27 Key questions: How to measure impact? Focus on output of institutions Analytical identification of causal linkages between output changes and multiple factors inside and outside institutions No assumptions about efficiency of CD initiatives compared to other factors that may cause capacity changes Integrate the political realities and constraints for CD inside and outside organisations – incl those related to the manner in which agencies /donors provide support/opportunities.

28 Key questions: How to measure impact? The guidelines identify four major stages in the (qualitative!) evaluation process: 1.Organise the evaluation process with the target institutions for support (to enhance acceptance and learning aspects from evaluation). 2.Get the facts: what has changed from T0 to T1? 3.Begin analysing: how have changes occurred? (what is the relative importance of relevant CD support activites from all sources compared to other internal and external factors that have influenced institutional capacity?) 4.Reach conclusions: why have changes occurred, what can be learned? (assess the degree to which observed capacity and output changes can be attributed to support; assess its effectiveness and relevance, draw lessons).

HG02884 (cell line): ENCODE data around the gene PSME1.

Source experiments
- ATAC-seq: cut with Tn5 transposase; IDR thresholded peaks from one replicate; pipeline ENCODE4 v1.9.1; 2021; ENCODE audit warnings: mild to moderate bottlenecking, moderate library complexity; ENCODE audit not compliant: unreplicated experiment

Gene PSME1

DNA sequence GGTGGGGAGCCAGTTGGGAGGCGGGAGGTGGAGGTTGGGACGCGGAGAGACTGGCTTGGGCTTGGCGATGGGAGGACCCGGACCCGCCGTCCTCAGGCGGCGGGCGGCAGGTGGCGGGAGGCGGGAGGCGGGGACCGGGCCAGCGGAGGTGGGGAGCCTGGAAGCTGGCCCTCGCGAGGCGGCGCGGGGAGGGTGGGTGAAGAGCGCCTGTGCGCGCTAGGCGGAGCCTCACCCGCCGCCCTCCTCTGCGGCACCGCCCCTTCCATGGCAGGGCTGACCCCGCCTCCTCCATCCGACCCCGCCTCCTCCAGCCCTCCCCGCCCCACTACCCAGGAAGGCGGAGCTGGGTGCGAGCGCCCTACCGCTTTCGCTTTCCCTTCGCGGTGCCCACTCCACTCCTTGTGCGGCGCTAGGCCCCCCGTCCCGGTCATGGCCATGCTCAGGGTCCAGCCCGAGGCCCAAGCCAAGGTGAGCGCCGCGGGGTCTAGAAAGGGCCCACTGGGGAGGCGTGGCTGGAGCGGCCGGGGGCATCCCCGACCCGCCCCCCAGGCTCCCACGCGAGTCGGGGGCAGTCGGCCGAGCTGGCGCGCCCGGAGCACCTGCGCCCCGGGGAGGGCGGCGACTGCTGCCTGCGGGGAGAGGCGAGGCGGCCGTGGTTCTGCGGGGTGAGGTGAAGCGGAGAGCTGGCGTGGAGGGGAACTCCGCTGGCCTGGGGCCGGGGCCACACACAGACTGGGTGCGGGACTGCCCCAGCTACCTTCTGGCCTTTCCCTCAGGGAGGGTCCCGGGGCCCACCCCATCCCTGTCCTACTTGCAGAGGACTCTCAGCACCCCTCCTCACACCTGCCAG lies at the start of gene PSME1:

29 Our last key question and perspective: How to convince donors and stakeholders that capacity building is a long term endeavour? Analytical impacts assessment a help? Donor preference for projects rather than programmes a challenge to longer term CD. Coordinated donor approach? If investment in CD is not medium to long term it is probably not important as most CD needs are not ’fixed’ and do not go away

30 Thank you for your attention